Op-Ed: Love Can Conquer Trauma

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I was 7 years old and sitting on the edge of my bed listening to my parents scream in their all too frequent arguments. I was crying. I heard an ashtray crash against the door. The yelling intensified. I was afraid. The argument seemed like it lasted forever. I wanted to it stop. I needed it to stop.

After such an argument, my mother would disappear into her bedroom for weeks at a time. The doors to her room would stay closed and locked. She would isolate herself. I literally did not know the next time I’d see her or hear from her. My father would take over all parenting duties during her absences. He became my rock.

My older brother and I were extremely close as kids. During my parents’ arguments, he would often try to shield the brunt of the discomfort for me. My brother was a good kid, but my mother projected a lot of her own emptiness and anger onto him. She was critical and mean to him. She put him down. She treated him as a disappointment. She was not loving and caring. It was all harmful to my brother. And it was scary for me to watch him being emotionally hurt.

I grew up in a family where my mother was psychiatrically disturbed. She was moody, erratic, and unreliable. The pattern was clear: she would get angry at my father, a heated argument would ensue, and she would retreat to her locked bedroom for weeks at a time. When she would finally re-emerge, she acted as if nothing had happened. There was no discussion, no explanation, no apologies. The fleeting nature of my mother’s attention and affection was too complicated and perplexing for a young boy. It left me unsettled and constantly anxious.

I considered my mother’s hurtful behavior to be our family secret. I could not understand why my father did not divorce her. I could not understand why my father did not do more to protect us from her ongoing emotional abuse.

My mother died of cancer when I was 13 years old. But her psychiatric dysfunction had already taken its toll. As I embarked on adolescence and then young adulthood, I was confused and troubled. I was a fearful and sad person. I had no confidence. I expected others to reject me. I anticipated that people would be erratic and hurtful. And, unfortunately, I learned that emotional abuse is tolerated in a family.

But here is the critical message: A significant other can heal old wounds. A happy and satisfying relationship can, for those lucky enough, offset and rebuild the haunting damage of early family life. We cannot change the past, but it can be repaired.

My wife of 27 years is a perfect example. Our relationship has been the corrective emotional experience that has turned my early family pain into an enduring sense of happiness and contentment. It has not been easy. Early on I did many things that re-enacted my original family dynamics. I tried to get her to be rejecting. I needed to see her as distant and ungiving. I tried to push her away.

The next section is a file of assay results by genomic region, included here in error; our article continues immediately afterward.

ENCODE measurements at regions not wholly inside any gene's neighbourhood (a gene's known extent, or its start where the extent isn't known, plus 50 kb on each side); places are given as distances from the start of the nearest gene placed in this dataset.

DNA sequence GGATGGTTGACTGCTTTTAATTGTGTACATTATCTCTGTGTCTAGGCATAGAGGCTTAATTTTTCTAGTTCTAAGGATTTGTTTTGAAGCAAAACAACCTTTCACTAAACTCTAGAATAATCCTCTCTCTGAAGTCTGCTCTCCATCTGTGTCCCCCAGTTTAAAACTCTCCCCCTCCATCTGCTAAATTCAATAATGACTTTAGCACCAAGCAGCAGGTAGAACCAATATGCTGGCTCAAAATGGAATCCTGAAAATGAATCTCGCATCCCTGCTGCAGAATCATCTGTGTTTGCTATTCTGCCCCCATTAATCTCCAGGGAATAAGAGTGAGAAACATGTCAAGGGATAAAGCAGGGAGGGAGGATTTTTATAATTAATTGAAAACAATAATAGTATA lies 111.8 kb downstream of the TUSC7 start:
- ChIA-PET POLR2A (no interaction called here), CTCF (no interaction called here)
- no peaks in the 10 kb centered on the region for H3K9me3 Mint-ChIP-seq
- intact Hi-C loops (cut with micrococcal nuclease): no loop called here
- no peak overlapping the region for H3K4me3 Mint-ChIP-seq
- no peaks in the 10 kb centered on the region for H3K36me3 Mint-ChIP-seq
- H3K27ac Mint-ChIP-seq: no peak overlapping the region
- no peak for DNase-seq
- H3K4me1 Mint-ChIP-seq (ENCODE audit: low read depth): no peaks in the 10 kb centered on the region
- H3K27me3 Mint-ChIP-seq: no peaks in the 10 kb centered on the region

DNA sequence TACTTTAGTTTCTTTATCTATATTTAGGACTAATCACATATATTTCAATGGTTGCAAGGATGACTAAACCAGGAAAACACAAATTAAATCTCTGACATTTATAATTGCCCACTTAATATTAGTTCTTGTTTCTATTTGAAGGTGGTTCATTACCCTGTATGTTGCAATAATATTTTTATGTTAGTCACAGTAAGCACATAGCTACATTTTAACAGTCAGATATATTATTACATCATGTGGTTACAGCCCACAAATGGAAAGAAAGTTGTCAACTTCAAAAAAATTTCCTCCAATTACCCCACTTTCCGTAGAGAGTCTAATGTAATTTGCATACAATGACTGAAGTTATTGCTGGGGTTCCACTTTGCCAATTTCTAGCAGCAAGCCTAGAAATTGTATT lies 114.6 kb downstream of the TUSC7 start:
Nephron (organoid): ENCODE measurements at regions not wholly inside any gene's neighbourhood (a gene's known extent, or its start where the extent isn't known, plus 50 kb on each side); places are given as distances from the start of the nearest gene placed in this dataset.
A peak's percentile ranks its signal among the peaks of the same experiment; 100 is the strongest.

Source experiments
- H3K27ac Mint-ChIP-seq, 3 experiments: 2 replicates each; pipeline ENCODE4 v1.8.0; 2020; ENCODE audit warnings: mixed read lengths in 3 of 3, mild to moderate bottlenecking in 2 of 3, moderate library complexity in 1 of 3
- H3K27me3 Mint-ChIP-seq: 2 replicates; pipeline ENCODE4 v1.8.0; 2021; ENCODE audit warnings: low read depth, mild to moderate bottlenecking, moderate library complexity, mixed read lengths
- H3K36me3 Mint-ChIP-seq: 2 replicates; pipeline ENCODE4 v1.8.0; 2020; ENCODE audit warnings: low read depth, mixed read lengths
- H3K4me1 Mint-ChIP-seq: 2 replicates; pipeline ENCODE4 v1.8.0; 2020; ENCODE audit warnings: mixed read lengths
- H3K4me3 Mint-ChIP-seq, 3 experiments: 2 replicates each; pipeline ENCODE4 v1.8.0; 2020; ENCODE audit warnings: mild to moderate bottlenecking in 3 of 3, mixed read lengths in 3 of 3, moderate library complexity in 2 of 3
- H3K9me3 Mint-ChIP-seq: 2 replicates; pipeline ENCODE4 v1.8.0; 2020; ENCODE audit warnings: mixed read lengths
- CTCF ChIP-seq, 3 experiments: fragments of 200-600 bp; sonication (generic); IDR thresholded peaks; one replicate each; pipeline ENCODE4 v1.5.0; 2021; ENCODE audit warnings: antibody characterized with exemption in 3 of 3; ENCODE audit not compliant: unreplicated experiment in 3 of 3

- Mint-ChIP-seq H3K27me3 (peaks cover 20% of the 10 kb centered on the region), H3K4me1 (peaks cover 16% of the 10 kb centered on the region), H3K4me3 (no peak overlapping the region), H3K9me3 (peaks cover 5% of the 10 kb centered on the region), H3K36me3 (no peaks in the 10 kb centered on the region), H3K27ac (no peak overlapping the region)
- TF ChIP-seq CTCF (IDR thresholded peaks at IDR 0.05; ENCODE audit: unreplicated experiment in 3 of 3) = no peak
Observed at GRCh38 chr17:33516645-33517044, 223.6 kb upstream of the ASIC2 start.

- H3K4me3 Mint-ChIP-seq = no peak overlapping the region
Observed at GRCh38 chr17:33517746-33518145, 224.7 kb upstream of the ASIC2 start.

But my wife was too healthy, too normal, too committed to let my emotional baggage deter her. She was the antidote to what ailed me. I needed a significant other who was stable and predictable and happy and loving. Perhaps by intent — or perhaps by just plain luck — I found and chose the quintessential person who could repair my psychological damage. For all these years, she has been constant, unwavering, and loving. No matter what emotional narrative or ploy I have thrown at her, she has batted it away with the flick of a hand and marched on with her positive, optimistic attitude and behavior toward me.

My wife has facilitated my recovery from the past. She is a dependable, loving, and accepting soul who has helped me to repair my wounds. My past has been rewritten and my story line is changed. I no longer fear being rejected by her. I no longer fear that her love will just disappear. I seek out people who are accepting rather than critical.

Choosing the right significant other is crucial to one’s mental health. It needs to be a deliberate and intentional choice — not just based on fleeting romantic love.

My wife and I chose each other decades ago, and she has been the one who has transformed my old family pain. I am no longer that scared young boy who just wanted the screaming to stop. I am no longer that young boy whose mother emotionally disappeared for weeks at a time.

That young boy is now a happy man. A present relationship can indeed transform past emotional damage.

Alan D. Blotcky, PhD, is a clinical psychologist in private practice in Birmingham, Alabama.

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